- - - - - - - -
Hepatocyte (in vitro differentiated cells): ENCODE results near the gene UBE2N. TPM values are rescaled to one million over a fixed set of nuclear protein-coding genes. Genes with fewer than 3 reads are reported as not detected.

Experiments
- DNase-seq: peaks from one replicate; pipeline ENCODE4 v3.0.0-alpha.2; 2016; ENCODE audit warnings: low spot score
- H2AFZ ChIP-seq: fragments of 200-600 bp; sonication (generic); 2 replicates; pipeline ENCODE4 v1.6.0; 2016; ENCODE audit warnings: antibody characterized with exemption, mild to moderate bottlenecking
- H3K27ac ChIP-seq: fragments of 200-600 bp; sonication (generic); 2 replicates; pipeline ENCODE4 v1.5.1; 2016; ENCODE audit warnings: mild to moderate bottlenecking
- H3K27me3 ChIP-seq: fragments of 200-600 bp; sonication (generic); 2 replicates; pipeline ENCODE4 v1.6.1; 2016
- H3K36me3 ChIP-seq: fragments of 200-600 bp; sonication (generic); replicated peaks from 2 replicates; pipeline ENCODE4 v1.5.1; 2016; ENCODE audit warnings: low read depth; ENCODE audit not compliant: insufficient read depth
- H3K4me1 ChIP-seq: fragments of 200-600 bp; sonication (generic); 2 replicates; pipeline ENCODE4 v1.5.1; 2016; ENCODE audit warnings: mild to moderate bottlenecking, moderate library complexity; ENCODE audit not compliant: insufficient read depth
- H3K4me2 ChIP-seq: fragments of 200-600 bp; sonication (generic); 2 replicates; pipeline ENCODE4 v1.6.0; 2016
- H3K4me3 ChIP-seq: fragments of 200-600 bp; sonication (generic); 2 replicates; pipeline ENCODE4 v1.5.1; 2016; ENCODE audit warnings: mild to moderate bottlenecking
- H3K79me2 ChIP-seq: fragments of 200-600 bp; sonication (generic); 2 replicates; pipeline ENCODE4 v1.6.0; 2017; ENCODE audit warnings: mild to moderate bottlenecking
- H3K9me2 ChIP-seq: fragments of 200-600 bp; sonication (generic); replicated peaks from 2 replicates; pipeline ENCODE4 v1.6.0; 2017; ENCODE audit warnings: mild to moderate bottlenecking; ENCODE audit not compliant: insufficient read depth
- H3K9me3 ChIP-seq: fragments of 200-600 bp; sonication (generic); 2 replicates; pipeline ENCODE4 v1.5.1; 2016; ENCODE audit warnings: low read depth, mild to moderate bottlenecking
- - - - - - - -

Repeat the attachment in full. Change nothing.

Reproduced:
Hepatocyte (in vitro differentiated cells): ENCODE results near the gene UBE2N. TPM values are rescaled to one million over a fixed set of nuclear protein-coding genes. Genes with fewer than 3 reads are reported as not detected.

Experiments
- DNase-seq: peaks from one replicate; pipeline ENCODE4 v3.0.0-alpha.2; 2016; ENCODE audit warnings: low spot score
- H2AFZ ChIP-seq: fragments of 200-600 bp; sonication (generic); 2 replicates; pipeline ENCODE4 v1.6.0; 2016; ENCODE audit warnings: antibody characterized with exemption, mild to moderate bottlenecking
- H3K27ac ChIP-seq: fragments of 200-600 bp; sonication (generic); 2 replicates; pipeline ENCODE4 v1.5.1; 2016; ENCODE audit warnings: mild to moderate bottlenecking
- H3K27me3 ChIP-seq: fragments of 200-600 bp; sonication (generic); 2 replicates; pipeline ENCODE4 v1.6.1; 2016
- H3K36me3 ChIP-seq: fragments of 200-600 bp; sonication (generic); replicated peaks from 2 replicates; pipeline ENCODE4 v1.5.1; 2016; ENCODE audit warnings: low read depth; ENCODE audit not compliant: insufficient read depth
- H3K4me1 ChIP-seq: fragments of 200-600 bp; sonication (generic); 2 replicates; pipeline ENCODE4 v1.5.1; 2016; ENCODE audit warnings: mild to moderate bottlenecking, moderate library complexity; ENCODE audit not compliant: insufficient read depth
- H3K4me2 ChIP-seq: fragments of 200-600 bp; sonication (generic); 2 replicates; pipeline ENCODE4 v1.6.0; 2016
- H3K4me3 ChIP-seq: fragments of 200-600 bp; sonication (generic); 2 replicates; pipeline ENCODE4 v1.5.1; 2016; ENCODE audit warnings: mild to moderate bottlenecking
- H3K79me2 ChIP-seq: fragments of 200-600 bp; sonication (generic); 2 replicates; pipeline ENCODE4 v1.6.0; 2017; ENCODE audit warnings: mild to moderate bottlenecking
- H3K9me2 ChIP-seq: fragments of 200-600 bp; sonication (generic); replicated peaks from 2 replicates; pipeline ENCODE4 v1.6.0; 2017; ENCODE audit warnings: mild to moderate bottlenecking; ENCODE audit not compliant: insufficient read depth
- H3K9me3 ChIP-seq: fragments of 200-600 bp; sonication (generic); 2 replicates; pipeline ENCODE4 v1.5.1; 2016; ENCODE audit warnings: low read depth, mild to moderate bottlenecking